That was a hurdle I needed to get over, because I had been wanting to write about this my whole adult life. But I was kind of scared and wasn't sure how to approach it. And I didn't want to be in trouble with the Lyman FamilyI didn't want them to be mad a me, as if I was still a child and not a woman in her forties at the time.
Once I got over that hurdle, I realized the world was still standing. The response to that piece was so overwhelming, from readers to cult survivors and New Yorker lovers to agents. It was clear to me that people were dying to know more.
WCT: In that New Yorker piece, you describe speaking with people about the Lyman Family, and you noted that they often expected more salacious details than you could offer. You're adapting this into a script, and are involved with a project about cult de-programmers. What do you think attracts people to cults?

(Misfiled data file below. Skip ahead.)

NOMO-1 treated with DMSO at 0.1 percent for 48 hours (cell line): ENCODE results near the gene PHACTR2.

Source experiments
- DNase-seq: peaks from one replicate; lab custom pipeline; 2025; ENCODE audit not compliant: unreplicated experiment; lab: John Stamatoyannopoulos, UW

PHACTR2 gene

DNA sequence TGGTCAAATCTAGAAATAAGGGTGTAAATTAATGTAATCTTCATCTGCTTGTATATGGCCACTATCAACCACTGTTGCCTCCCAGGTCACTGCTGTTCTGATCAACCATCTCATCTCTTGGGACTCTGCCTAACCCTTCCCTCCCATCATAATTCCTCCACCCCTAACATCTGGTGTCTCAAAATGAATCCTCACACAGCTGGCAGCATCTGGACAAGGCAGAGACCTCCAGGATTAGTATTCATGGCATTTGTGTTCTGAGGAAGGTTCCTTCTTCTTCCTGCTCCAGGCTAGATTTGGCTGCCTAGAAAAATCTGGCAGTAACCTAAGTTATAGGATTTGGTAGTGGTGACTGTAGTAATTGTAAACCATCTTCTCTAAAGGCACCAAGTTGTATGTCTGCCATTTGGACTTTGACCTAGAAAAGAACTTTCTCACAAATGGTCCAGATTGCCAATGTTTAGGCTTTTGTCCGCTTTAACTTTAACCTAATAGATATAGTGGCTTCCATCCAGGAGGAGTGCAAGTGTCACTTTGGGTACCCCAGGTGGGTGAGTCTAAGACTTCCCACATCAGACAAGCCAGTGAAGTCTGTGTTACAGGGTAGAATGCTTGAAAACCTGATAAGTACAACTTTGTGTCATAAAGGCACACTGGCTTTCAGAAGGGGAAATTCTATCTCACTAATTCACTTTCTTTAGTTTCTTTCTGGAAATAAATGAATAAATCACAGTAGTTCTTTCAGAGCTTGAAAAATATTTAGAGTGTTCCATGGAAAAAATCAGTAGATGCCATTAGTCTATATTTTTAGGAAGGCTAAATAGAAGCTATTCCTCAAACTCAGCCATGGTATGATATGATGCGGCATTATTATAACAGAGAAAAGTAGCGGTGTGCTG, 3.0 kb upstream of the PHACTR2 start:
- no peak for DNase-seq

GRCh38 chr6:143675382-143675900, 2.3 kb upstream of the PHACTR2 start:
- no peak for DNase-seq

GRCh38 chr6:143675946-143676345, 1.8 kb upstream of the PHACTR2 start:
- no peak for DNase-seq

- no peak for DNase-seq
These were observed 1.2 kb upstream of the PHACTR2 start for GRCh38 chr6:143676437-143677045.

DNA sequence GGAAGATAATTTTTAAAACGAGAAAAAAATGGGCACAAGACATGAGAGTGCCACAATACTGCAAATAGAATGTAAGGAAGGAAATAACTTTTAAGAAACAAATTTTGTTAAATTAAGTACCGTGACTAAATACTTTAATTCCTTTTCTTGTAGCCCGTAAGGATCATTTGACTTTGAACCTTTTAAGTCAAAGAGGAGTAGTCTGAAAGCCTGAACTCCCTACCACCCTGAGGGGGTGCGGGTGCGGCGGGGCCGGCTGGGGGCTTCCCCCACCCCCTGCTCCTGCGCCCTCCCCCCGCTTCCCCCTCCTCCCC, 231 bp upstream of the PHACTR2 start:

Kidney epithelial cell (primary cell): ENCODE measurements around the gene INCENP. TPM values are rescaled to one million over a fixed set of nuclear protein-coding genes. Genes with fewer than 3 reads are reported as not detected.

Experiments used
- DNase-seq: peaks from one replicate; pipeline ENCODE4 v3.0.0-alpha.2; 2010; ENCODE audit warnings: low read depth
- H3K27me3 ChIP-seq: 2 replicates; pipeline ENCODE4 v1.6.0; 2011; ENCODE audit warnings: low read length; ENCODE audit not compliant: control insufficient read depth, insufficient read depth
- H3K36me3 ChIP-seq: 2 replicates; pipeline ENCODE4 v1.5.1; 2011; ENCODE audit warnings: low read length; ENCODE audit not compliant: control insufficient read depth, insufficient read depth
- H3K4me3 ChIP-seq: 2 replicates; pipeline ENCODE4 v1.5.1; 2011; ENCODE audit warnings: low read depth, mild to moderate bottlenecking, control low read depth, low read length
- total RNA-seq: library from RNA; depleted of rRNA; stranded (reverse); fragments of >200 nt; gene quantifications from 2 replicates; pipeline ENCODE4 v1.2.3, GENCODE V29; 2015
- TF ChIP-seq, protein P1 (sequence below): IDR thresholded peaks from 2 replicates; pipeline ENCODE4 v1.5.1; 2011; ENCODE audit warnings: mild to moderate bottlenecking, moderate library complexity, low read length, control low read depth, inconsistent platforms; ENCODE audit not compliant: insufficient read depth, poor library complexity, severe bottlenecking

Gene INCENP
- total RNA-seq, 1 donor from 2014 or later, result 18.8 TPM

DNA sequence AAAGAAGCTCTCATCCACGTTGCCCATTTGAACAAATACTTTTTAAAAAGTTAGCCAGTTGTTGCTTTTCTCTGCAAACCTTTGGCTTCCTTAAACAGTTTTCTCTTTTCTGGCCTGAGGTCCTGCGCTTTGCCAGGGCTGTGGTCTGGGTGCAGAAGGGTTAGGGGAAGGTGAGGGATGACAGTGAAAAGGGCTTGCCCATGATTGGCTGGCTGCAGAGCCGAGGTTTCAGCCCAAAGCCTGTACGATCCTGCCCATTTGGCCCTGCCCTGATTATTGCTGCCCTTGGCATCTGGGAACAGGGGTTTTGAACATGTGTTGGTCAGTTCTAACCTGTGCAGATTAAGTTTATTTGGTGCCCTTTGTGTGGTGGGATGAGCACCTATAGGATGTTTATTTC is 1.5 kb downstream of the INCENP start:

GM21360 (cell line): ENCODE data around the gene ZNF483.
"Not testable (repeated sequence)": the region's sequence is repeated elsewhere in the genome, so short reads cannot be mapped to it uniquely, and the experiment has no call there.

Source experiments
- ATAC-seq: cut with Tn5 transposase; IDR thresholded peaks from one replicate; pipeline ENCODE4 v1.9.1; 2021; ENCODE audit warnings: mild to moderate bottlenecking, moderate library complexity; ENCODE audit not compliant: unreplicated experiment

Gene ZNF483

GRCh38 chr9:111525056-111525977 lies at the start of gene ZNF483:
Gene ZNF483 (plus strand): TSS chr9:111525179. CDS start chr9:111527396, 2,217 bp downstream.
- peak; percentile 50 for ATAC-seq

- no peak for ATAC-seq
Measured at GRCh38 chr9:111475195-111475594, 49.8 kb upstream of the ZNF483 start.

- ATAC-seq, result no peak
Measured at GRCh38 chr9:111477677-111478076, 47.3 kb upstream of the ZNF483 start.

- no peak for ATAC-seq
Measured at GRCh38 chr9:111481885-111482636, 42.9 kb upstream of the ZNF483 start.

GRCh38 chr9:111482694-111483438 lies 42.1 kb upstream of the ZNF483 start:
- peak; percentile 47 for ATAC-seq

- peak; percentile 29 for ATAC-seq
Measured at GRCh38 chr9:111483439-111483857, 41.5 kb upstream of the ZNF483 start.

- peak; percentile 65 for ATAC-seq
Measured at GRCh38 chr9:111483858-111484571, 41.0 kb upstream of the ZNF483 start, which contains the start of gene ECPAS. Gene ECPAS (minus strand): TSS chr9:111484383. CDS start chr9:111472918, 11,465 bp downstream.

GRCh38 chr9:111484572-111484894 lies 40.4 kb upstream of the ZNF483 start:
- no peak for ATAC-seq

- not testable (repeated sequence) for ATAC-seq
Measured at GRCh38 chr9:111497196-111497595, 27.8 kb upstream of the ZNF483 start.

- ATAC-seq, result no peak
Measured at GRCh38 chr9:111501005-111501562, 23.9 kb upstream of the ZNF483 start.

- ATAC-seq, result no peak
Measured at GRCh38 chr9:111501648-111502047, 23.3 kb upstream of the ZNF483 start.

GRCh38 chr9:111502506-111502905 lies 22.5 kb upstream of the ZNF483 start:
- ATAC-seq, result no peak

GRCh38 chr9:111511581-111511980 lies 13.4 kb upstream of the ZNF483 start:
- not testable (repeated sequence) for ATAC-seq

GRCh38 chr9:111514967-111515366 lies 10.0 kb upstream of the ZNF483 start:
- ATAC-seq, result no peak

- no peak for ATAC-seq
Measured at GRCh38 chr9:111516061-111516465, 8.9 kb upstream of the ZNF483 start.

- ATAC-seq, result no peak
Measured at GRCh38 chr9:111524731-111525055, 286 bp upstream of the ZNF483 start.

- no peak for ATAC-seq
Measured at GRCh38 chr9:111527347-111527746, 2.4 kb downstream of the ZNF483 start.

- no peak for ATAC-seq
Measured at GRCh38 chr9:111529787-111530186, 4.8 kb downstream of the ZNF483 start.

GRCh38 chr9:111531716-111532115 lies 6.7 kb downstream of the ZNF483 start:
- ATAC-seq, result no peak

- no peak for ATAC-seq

GT: That's kind of an internal question that I continue to ponder and write about. Right now, there's a proliferation of cult documentaries, from fancy HBO ones to crappy ones that seems like they've been cranked out in a weekend. But they're there because people love them.
I've been thinking about that: Why all the cult documentaries? It's not like you're talking about The Inconvenient Truth. They're not calls to action. They're people's messed-up lives as entertainmentas is all True Crime. Of course, being in a cult is not a crime. Cults often commit crimes, at least the ones we know about.
Why are people so fascinated with cults? That's kind of like something I'd like to change. People watch True Crime and think, "Look at those crazy people. That could never be me." There's a kind of marginalizing with it. It makes people think, "My life may be crazy, but at least I don't have these problems." People don't think it could happen to them. That's something I'd like to change.